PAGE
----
Six Hot Tips on Cool Air Conditioning

June 24th, 2015

Summer is here, and it’s time to start thinking about your car’s AC system! Nobody likes driving around in a hot, stuffy car, and a car with an AC system which only works marginally is somehow almost even worse than one which doesn’t work at all. Let’s go through a few tips which can help you keep your ride a little more comfortable this summer…

Remember a cars AC system is really a heat exchanger which moves hot air out of your vehicle, then replaces it with cold air. One thing you can do to help improve its efficiency is to leave your windows down an inch or two (if possible) when you park the car, helping to prevent excess heat buildup. When you start the car and begin to drive off, lower all the windows for the first minute or two to help move hot air out of the car more quickly, giving the AC system a chance to refill the car with cold air faster. And of course, as you probably already knew, parking in the shade when possible can be a big help too!

The conventional wisdom used to be, “AC systems are a drag on your car’s engine and fuel efficiency -- drive with the windows down if possible to enhance gas mileage.” While that may have been true in your dad’s day with his 60s- or 70s-era cars, it’s no longer correct. Modern AC systems are much more efficient, and cars are more aerodynamic -- on today’s cars, driving with the windows down at highway speed actually creates enough aerodynamic turbulence and drag to drop gas mileage. Leaving your windows up and the AC on is the way to go...unless, of course, it’s a pretty day and you just feel like having the breeze in your face for a while!

When you first enter the car and start driving, turn the AC to its highest setting (MAX or REC), with the fan turned all the way up as well. This will help move a greater volume air, cycling hot air out of the car and replacing it with cold air. As soon as you’re comfortable, go ahead and lower the AC settings again to stabilize the temperature. On cars with climate control or automated temperature control, just lower the temperature setting to the lowest mark, then raise it again once you’re comfortable.

Are you noticing a musty or “dirty socks” smell from the AC vents? Try running the AC system on the Defrost setting for a while, or toggle back and forth between the MAX setting (which recirculates cabin air) and the NORMAL setting (which introduces fresh air). If the smell persists, it could be an indication of a cabin air filter which needs to be changed, or possibly a system which is low on refrigerant. Don’t just put up with that smell -- it means there are bacteria and mildew circulating through the system, which can be a real problem for allergy or asthma sufferers.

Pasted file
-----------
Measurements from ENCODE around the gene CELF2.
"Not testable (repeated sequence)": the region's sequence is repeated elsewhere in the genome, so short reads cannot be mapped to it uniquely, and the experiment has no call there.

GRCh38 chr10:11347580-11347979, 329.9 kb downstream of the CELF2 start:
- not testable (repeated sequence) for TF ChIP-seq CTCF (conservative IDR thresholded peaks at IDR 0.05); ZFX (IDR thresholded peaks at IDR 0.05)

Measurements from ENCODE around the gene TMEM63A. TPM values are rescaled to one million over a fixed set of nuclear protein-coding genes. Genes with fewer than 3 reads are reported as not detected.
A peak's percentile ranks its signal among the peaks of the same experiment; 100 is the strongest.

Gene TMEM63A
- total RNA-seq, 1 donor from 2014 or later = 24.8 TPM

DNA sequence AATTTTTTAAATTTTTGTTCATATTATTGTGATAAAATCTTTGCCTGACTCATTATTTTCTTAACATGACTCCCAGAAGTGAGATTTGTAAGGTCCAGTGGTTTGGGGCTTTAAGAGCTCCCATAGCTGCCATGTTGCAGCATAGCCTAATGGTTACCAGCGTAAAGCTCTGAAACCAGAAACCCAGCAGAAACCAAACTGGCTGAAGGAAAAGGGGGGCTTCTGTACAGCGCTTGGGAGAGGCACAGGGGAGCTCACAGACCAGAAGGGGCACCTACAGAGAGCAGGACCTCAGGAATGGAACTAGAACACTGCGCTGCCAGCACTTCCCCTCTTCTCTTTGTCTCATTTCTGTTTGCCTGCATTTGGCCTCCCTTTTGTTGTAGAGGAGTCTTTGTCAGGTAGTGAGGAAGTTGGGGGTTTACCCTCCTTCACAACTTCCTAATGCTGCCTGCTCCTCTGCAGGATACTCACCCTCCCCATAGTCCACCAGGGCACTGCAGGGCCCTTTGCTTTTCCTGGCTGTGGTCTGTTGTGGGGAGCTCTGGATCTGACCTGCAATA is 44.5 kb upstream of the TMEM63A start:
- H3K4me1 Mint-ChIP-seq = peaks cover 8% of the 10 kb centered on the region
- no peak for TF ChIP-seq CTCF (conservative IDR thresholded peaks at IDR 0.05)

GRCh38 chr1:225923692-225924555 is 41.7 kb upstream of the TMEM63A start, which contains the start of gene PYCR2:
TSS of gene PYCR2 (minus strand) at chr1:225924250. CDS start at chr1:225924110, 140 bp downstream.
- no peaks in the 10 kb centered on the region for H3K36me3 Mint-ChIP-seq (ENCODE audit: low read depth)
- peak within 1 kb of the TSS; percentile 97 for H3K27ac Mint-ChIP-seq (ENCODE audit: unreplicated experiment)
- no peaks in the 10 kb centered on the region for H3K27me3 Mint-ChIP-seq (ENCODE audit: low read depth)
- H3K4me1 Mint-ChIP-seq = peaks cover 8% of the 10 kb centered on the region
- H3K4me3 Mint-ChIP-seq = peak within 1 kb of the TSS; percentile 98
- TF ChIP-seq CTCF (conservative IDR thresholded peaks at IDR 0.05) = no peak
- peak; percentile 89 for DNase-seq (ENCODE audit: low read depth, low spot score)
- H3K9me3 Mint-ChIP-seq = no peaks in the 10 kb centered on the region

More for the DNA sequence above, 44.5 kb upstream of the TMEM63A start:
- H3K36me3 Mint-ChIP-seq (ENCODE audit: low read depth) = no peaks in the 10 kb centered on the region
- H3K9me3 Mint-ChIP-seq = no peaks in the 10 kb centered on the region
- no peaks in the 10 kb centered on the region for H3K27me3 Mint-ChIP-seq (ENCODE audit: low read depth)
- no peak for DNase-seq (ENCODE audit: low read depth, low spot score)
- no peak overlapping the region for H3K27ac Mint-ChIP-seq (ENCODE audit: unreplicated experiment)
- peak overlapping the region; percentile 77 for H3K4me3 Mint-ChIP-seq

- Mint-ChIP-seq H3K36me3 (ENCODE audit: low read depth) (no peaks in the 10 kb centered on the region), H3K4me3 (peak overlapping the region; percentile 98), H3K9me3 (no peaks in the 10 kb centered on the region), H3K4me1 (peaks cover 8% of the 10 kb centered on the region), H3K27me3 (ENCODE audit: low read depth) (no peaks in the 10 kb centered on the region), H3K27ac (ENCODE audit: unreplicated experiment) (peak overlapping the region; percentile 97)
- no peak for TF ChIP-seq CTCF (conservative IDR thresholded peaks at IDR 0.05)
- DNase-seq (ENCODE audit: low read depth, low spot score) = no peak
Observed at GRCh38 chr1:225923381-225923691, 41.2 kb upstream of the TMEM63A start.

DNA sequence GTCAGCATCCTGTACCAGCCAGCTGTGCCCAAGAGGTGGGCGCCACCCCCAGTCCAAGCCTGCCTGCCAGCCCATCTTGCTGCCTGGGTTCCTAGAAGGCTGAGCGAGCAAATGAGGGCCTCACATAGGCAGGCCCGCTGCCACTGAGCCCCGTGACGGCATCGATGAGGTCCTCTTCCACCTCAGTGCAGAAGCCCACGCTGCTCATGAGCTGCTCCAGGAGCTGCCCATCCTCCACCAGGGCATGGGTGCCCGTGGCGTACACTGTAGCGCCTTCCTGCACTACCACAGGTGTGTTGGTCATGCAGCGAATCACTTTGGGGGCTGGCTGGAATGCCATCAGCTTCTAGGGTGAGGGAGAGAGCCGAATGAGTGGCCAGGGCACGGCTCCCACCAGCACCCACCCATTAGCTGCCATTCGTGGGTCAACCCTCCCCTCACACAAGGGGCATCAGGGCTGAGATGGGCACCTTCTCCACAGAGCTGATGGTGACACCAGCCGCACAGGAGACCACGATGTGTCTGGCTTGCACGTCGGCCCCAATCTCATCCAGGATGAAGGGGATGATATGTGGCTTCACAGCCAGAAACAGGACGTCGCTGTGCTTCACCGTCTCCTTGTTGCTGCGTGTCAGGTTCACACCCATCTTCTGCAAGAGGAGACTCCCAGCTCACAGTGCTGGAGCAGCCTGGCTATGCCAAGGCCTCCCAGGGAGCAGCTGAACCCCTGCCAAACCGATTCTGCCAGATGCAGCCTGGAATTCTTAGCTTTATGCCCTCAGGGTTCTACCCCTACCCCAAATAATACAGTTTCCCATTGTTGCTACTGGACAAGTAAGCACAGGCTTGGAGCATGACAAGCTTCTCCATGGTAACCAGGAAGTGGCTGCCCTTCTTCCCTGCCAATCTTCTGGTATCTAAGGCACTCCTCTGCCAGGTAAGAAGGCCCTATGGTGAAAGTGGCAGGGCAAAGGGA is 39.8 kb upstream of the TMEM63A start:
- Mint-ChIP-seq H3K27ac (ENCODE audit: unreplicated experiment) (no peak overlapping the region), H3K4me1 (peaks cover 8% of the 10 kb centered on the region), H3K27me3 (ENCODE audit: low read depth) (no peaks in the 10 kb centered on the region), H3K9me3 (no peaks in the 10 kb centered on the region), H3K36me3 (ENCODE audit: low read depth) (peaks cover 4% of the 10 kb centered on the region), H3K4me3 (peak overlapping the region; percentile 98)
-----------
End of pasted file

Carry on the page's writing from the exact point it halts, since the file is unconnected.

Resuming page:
Run your AC system once a week or so, even in cooler temperatures. Lubrication is essential to the proper operation of any AC system, and running the AC for a few minutes helps circulate refrigerant and lubricant through the system and keeps the components, valves, lines and seals conditioned.

When a cars AC system isn’t blowing air that’s cold enough, nine out of ten times it’s due to being low on refrigerant. This is pretty routine, really -- any car which is more than a few years old will lose a small amount of refrigerant over time. Older cars (before 1994) used R12 Freon refrigerant, which was found to be harmful to the ozone layer. Since 1994, R134a has been the standard refrigerant; it’s relatively simple to retrofit older cars to use R134a rather than the hard-to-come-by R12. If your car’s AC vents aren’t blowing sufficiently cold, it’s important to not use the AC, as low refrigerant can damage the compressor and result in some expensive repairs. Most refrigerant formulations also include a lubricant for the system and a fluorescent dye that can indicate leaks around seals, O-rings, lines or components once the system is pressurized again.

With summer here, you’ve surely got plans for road trips, vacations and other summertime fun. Don’t let a sweltering-hot car get in the way of those plans! If you suspect there may be issues with your car’s AC this summer, bring it on by %SETTING.COMPANY% and let our techs have a look. We’ll inspect all the components, check the refrigerant level and recharge if necessary, clean bugs and debris from the condenser, check the serpentine belt that drives the compressor and check the cabin air filter so you can keep your cool this summer.

  Posted in: Auto Repair 101

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